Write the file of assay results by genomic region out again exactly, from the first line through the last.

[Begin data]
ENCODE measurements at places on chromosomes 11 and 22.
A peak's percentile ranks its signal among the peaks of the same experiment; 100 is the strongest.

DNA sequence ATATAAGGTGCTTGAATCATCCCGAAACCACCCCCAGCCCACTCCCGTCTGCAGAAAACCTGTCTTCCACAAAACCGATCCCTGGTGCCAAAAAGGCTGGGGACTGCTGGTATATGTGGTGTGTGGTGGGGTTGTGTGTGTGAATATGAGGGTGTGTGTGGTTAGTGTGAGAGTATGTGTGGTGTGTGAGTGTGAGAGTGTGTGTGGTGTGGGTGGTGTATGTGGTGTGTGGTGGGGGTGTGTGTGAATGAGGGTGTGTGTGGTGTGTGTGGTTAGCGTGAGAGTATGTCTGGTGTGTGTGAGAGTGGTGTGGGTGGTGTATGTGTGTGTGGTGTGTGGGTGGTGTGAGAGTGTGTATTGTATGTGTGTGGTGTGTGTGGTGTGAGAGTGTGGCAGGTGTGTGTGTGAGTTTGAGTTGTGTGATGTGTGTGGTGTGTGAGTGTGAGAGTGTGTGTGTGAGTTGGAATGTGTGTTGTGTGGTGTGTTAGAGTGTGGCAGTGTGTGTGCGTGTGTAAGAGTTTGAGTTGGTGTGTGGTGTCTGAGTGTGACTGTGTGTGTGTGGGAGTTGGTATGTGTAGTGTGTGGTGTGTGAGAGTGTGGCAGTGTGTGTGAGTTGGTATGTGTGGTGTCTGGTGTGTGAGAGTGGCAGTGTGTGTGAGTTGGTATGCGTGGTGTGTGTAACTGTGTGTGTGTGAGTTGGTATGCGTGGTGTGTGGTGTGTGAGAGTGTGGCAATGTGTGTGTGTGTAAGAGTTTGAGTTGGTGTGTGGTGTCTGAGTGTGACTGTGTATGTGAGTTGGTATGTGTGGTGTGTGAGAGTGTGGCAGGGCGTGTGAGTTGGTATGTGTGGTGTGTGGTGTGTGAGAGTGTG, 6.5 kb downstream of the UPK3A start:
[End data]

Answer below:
ENCODE measurements at places on chromosomes 11 and 22.
A peak's percentile ranks its signal among the peaks of the same experiment; 100 is the strongest.

DNA sequence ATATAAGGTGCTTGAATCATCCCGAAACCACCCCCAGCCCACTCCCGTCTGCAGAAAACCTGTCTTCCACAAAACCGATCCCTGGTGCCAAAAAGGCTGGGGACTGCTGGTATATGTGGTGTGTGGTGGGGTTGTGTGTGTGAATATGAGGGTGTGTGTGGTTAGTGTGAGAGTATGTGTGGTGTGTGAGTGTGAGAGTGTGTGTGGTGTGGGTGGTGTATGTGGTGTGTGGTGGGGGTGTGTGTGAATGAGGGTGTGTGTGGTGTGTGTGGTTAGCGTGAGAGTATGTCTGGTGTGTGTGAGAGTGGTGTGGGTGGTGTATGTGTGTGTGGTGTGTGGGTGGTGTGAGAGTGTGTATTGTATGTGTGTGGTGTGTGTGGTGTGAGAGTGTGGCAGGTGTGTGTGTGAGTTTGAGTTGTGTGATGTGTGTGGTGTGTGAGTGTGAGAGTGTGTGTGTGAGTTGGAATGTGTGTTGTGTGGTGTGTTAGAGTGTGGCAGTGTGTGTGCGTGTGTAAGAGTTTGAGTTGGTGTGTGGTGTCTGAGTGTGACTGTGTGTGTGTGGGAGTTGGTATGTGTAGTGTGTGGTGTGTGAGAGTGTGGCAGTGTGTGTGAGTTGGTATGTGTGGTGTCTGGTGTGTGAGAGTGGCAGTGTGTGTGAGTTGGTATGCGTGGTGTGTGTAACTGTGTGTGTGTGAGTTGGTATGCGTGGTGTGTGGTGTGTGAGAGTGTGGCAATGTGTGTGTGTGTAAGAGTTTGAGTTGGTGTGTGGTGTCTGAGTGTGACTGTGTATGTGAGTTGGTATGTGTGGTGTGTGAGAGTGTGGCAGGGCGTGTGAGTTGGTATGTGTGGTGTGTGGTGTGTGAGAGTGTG, 6.5 kb downstream of the UPK3A start: